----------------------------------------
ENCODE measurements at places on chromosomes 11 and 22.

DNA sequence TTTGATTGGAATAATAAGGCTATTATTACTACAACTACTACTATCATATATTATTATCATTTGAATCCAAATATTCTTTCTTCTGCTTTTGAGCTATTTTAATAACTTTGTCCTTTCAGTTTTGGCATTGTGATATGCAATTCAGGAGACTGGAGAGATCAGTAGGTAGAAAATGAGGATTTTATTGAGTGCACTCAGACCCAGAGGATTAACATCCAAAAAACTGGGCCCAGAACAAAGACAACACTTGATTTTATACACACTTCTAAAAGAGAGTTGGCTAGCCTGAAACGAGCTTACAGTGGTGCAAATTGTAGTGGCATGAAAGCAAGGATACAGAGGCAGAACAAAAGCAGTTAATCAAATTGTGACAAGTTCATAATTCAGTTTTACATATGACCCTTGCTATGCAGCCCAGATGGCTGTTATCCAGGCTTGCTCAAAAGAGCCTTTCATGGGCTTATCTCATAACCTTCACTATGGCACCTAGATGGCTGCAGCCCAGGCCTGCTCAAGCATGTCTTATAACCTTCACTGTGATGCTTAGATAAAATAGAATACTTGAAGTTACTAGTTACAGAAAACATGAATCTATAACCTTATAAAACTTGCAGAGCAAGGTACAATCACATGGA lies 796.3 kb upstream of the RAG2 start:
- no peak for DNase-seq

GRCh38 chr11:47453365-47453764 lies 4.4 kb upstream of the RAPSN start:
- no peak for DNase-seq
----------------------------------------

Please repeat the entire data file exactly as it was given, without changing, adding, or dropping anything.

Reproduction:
ENCODE measurements at places on chromosomes 11 and 22.

DNA sequence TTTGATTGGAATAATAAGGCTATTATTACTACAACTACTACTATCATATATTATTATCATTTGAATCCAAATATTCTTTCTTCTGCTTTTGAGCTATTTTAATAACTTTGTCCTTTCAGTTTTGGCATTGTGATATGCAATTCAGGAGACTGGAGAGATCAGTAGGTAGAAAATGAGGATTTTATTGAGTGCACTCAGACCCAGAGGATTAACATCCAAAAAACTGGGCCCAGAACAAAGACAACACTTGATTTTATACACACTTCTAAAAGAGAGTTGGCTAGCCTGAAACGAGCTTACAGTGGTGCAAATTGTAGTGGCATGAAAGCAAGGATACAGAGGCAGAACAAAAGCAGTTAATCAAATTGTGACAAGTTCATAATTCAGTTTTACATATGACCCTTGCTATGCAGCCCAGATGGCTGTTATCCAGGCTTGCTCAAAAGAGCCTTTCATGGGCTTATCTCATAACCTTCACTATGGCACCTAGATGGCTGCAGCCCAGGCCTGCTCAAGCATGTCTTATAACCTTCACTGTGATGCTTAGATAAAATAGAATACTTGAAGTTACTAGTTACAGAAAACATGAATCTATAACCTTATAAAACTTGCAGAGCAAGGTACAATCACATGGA lies 796.3 kb upstream of the RAG2 start:
- no peak for DNase-seq

GRCh38 chr11:47453365-47453764 lies 4.4 kb upstream of the RAPSN start:
- no peak for DNase-seq